Question #8: What is a page fault?
Answer #8: If the primary memory(RAM) is full, then the operating system will move the least frequently used (or least recently used, depending on the policy used) pages into secondary memory (example, Harddrive, or in case of embedded systems, flash storage).
Now if a process that is running needs a page that was moved by the operating system to secondary memory, address translation from the virtual address to the physical address will fail and this condition is called a page fault.
Once this condition occurs the operating system will get involved and page-fault handler routine will take care of bringing those pages back from the secondary memory to the primary memory so that the process can continue to run. In case there is no space in the primary memory, the operating system will move another rarely used page to the secondary memory so that space can be provided for this page.
Question#9: Explain the several states a given process/task can be in
Answer#9: A task can be in one of the following states
- Suspended or
You can read more about this in this article on multitasking and changing states
Question#10: Give some design goals of an operating system.
Design goals may include
- Performance in the form of fewer overheads
- Security and protection by isolating the processes from each other and the operating system and
- Usability or Ease of Use by implementing intuitive user interfaces
Difficulty level: Hard
Question#1: Explain deadlock. How to prevent and recover from a deadlock once it has occurred?
Answer#1: Deadlock is a scenario where 2 processes are waiting for each other for some required resources and hence both of them are essentially stuck and unable to move forward.
For example, consider 2 processes process1 and process2. Process1 is having the mutex to resourceA and process2 is having the mutex to resourceB. Now, Process1 needs a mutex to resourceB to continue its operation and process2 needs access to resourceA. Since the mutexes are already busy, the scheduler puts both these processes in the ready queue. In the ready queue, both these processes will stay since they will never get the resource they need to continue. This is deadlock.
The only way to recover from a deadlock is by terminating one of those processes or by rebooting the entire system.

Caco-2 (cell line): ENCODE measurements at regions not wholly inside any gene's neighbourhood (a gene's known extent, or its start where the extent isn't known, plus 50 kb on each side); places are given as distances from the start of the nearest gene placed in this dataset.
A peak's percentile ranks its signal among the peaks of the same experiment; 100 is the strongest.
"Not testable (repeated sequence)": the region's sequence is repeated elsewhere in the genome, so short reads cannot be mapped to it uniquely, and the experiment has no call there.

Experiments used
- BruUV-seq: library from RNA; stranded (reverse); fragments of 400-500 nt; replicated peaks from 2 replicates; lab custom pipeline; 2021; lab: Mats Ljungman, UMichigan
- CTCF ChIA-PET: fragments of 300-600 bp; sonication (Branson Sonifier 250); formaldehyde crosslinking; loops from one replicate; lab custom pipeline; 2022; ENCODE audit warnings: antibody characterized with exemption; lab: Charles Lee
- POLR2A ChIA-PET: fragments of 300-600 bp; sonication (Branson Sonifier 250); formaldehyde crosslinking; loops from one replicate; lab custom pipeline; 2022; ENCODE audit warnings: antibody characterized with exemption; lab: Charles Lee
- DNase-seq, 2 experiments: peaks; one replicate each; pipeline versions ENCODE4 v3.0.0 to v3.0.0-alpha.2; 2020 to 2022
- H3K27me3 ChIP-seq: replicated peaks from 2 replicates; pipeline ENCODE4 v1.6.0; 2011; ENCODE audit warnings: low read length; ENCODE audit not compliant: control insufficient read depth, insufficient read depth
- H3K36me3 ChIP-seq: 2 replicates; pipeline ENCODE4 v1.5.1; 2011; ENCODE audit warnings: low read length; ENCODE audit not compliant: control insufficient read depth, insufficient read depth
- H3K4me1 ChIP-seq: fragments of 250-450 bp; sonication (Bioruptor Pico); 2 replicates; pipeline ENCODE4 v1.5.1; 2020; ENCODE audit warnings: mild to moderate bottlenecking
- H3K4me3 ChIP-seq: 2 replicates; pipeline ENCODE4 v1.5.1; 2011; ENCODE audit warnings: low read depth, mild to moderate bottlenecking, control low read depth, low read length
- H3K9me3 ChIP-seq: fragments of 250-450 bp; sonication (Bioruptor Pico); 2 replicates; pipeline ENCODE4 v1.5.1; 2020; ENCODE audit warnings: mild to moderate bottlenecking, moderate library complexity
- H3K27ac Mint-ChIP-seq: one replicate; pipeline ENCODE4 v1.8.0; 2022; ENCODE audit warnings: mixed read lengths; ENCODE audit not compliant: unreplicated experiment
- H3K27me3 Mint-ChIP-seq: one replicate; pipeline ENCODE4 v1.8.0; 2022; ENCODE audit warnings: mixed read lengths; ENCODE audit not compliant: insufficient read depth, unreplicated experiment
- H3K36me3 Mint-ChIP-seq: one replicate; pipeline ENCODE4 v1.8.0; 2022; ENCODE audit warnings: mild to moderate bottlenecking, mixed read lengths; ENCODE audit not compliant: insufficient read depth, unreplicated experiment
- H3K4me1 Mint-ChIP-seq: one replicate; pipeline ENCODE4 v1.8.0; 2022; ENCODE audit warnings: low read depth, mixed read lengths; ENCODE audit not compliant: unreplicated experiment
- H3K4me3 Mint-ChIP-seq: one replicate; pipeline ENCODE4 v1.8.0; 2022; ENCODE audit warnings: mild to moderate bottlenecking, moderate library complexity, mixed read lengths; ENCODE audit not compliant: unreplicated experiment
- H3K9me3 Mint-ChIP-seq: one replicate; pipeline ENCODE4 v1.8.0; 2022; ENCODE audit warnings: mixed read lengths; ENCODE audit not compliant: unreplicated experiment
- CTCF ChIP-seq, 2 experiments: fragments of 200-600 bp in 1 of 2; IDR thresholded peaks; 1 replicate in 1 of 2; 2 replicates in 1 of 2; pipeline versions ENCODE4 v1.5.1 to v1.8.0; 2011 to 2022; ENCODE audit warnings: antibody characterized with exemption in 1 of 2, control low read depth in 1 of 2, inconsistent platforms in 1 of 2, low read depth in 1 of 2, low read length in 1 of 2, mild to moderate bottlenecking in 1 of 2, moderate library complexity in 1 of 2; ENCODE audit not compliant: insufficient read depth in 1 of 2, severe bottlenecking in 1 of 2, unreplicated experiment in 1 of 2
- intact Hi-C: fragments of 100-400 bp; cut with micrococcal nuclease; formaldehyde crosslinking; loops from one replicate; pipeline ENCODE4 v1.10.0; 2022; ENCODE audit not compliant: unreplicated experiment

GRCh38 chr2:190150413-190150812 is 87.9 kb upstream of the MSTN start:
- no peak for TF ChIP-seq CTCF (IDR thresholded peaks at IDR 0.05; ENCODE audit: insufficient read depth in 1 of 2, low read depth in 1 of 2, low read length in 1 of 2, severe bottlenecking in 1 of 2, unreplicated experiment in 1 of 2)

Best practice to avoid it is by taking all mutexes needed together instead of taking them one by one. That way the process can run and release the mutexes later once it’s done and then the other processes can use them thus avoiding deadlock.
Question#2: Give the 2 modes the CPU can execute processes in.
Answer#2: User mode and Kernel mode
User mode has restricted access. Typically user applications are run in user mode. Kernel-mode, on the other hand, is used by the operating system processes.
Question#3: Explain the role of a super-user in a UNIX based operating system
Answer#3: Superuser has the most privileges in a system. A normal user can go into superuser mode by typing the word sudo before entering any command on the CLI.
It will allow the person using the system to stop any process that’s running on the system, install apps, update the kernel, etc.
Question#4: Give 3 scheduling algorithms typically used by schedulers
- First in First Out
- Shortest Job First
- Shortest time to completion First
- Round Robin
Question#5: Give the name of the operating system call used to create new processes in UNIX based operating systems.
Answer#5: fork() call is used to create new processes in UNIX based operating system. The process invoking a fork() is called the parent process and the process being created is called the child process. The new process created will be a copy of the parent process in terms of its Process Control Block but later it can take over by rewriting the PCB with its own details.
Question#6: How can one process stop the execution of another process in Linux?
Answer#6: It can be done via signals like SIGINT SIGTERM and SIGKILL.
For example in the figure above, the code lies in the area from virtual address 0 to virtual address 10k, the stack starts from 64k and the heap starts from 10k with free space between them for them to grow.